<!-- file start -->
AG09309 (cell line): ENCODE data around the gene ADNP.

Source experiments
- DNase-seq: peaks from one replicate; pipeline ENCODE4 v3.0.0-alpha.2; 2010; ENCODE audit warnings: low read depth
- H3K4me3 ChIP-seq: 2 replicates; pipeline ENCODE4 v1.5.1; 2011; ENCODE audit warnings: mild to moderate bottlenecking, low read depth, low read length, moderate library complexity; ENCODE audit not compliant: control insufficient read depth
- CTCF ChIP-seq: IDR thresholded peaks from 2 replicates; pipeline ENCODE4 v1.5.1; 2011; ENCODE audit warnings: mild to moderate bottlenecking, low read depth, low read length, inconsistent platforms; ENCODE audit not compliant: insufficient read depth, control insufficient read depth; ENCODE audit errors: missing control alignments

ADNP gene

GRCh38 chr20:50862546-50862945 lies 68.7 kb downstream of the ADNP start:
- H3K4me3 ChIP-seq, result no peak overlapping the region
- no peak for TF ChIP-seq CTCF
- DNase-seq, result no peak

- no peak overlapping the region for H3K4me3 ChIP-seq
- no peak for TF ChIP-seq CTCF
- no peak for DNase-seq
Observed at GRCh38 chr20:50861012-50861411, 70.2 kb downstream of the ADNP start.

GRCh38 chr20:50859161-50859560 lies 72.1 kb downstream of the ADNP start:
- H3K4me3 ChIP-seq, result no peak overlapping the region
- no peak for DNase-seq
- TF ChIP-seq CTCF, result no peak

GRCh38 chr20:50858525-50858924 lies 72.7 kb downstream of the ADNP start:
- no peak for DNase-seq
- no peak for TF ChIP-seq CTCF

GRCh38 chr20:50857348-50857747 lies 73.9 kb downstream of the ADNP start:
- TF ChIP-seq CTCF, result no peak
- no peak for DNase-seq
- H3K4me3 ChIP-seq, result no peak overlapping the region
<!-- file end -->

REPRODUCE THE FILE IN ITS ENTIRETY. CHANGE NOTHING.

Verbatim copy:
AG09309 (cell line): ENCODE data around the gene ADNP.

Source experiments
- DNase-seq: peaks from one replicate; pipeline ENCODE4 v3.0.0-alpha.2; 2010; ENCODE audit warnings: low read depth
- H3K4me3 ChIP-seq: 2 replicates; pipeline ENCODE4 v1.5.1; 2011; ENCODE audit warnings: mild to moderate bottlenecking, low read depth, low read length, moderate library complexity; ENCODE audit not compliant: control insufficient read depth
- CTCF ChIP-seq: IDR thresholded peaks from 2 replicates; pipeline ENCODE4 v1.5.1; 2011; ENCODE audit warnings: mild to moderate bottlenecking, low read depth, low read length, inconsistent platforms; ENCODE audit not compliant: insufficient read depth, control insufficient read depth; ENCODE audit errors: missing control alignments

ADNP gene

GRCh38 chr20:50862546-50862945 lies 68.7 kb downstream of the ADNP start:
- H3K4me3 ChIP-seq, result no peak overlapping the region
- no peak for TF ChIP-seq CTCF
- DNase-seq, result no peak

- no peak overlapping the region for H3K4me3 ChIP-seq
- no peak for TF ChIP-seq CTCF
- no peak for DNase-seq
Observed at GRCh38 chr20:50861012-50861411, 70.2 kb downstream of the ADNP start.

GRCh38 chr20:50859161-50859560 lies 72.1 kb downstream of the ADNP start:
- H3K4me3 ChIP-seq, result no peak overlapping the region
- no peak for DNase-seq
- TF ChIP-seq CTCF, result no peak

GRCh38 chr20:50858525-50858924 lies 72.7 kb downstream of the ADNP start:
- no peak for DNase-seq
- no peak for TF ChIP-seq CTCF

GRCh38 chr20:50857348-50857747 lies 73.9 kb downstream of the ADNP start:
- TF ChIP-seq CTCF, result no peak
- no peak for DNase-seq
- H3K4me3 ChIP-seq, result no peak overlapping the region